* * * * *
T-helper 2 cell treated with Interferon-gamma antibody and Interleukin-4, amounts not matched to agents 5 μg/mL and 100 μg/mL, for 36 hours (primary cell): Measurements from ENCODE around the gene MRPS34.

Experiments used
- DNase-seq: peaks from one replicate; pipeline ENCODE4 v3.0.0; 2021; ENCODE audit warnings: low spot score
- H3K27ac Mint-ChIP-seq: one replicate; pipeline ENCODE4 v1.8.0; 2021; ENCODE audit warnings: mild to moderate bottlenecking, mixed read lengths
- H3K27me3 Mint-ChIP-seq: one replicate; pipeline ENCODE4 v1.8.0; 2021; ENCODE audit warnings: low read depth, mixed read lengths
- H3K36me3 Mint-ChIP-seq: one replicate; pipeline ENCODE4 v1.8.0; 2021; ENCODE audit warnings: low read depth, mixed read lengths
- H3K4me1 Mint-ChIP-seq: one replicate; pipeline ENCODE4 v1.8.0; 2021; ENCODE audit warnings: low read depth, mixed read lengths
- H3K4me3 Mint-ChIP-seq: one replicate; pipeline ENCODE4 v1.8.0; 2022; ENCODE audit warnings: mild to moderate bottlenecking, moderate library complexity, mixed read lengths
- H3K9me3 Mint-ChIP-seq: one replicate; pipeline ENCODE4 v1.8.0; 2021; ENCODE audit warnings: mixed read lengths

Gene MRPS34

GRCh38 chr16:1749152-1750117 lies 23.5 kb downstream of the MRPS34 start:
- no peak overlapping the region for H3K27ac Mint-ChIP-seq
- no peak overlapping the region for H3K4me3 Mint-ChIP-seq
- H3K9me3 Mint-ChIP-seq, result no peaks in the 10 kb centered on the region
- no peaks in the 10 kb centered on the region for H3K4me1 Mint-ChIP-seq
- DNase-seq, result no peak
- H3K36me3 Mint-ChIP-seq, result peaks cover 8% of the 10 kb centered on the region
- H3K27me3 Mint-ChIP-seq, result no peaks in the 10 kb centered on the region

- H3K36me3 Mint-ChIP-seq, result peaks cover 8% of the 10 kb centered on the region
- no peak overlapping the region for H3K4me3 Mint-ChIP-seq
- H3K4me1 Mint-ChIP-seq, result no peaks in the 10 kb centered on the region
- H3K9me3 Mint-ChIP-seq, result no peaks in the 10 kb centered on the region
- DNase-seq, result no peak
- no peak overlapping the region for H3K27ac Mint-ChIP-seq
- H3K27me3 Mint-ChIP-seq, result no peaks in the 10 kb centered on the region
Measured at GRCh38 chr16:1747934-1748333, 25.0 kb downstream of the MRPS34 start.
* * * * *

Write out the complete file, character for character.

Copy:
T-helper 2 cell treated with Interferon-gamma antibody and Interleukin-4, amounts not matched to agents 5 μg/mL and 100 μg/mL, for 36 hours (primary cell): Measurements from ENCODE around the gene MRPS34.

Experiments used
- DNase-seq: peaks from one replicate; pipeline ENCODE4 v3.0.0; 2021; ENCODE audit warnings: low spot score
- H3K27ac Mint-ChIP-seq: one replicate; pipeline ENCODE4 v1.8.0; 2021; ENCODE audit warnings: mild to moderate bottlenecking, mixed read lengths
- H3K27me3 Mint-ChIP-seq: one replicate; pipeline ENCODE4 v1.8.0; 2021; ENCODE audit warnings: low read depth, mixed read lengths
- H3K36me3 Mint-ChIP-seq: one replicate; pipeline ENCODE4 v1.8.0; 2021; ENCODE audit warnings: low read depth, mixed read lengths
- H3K4me1 Mint-ChIP-seq: one replicate; pipeline ENCODE4 v1.8.0; 2021; ENCODE audit warnings: low read depth, mixed read lengths
- H3K4me3 Mint-ChIP-seq: one replicate; pipeline ENCODE4 v1.8.0; 2022; ENCODE audit warnings: mild to moderate bottlenecking, moderate library complexity, mixed read lengths
- H3K9me3 Mint-ChIP-seq: one replicate; pipeline ENCODE4 v1.8.0; 2021; ENCODE audit warnings: mixed read lengths

Gene MRPS34

GRCh38 chr16:1749152-1750117 lies 23.5 kb downstream of the MRPS34 start:
- no peak overlapping the region for H3K27ac Mint-ChIP-seq
- no peak overlapping the region for H3K4me3 Mint-ChIP-seq
- H3K9me3 Mint-ChIP-seq, result no peaks in the 10 kb centered on the region
- no peaks in the 10 kb centered on the region for H3K4me1 Mint-ChIP-seq
- DNase-seq, result no peak
- H3K36me3 Mint-ChIP-seq, result peaks cover 8% of the 10 kb centered on the region
- H3K27me3 Mint-ChIP-seq, result no peaks in the 10 kb centered on the region

- H3K36me3 Mint-ChIP-seq, result peaks cover 8% of the 10 kb centered on the region
- no peak overlapping the region for H3K4me3 Mint-ChIP-seq
- H3K4me1 Mint-ChIP-seq, result no peaks in the 10 kb centered on the region
- H3K9me3 Mint-ChIP-seq, result no peaks in the 10 kb centered on the region
- DNase-seq, result no peak
- no peak overlapping the region for H3K27ac Mint-ChIP-seq
- H3K27me3 Mint-ChIP-seq, result no peaks in the 10 kb centered on the region
Measured at GRCh38 chr16:1747934-1748333, 25.0 kb downstream of the MRPS34 start.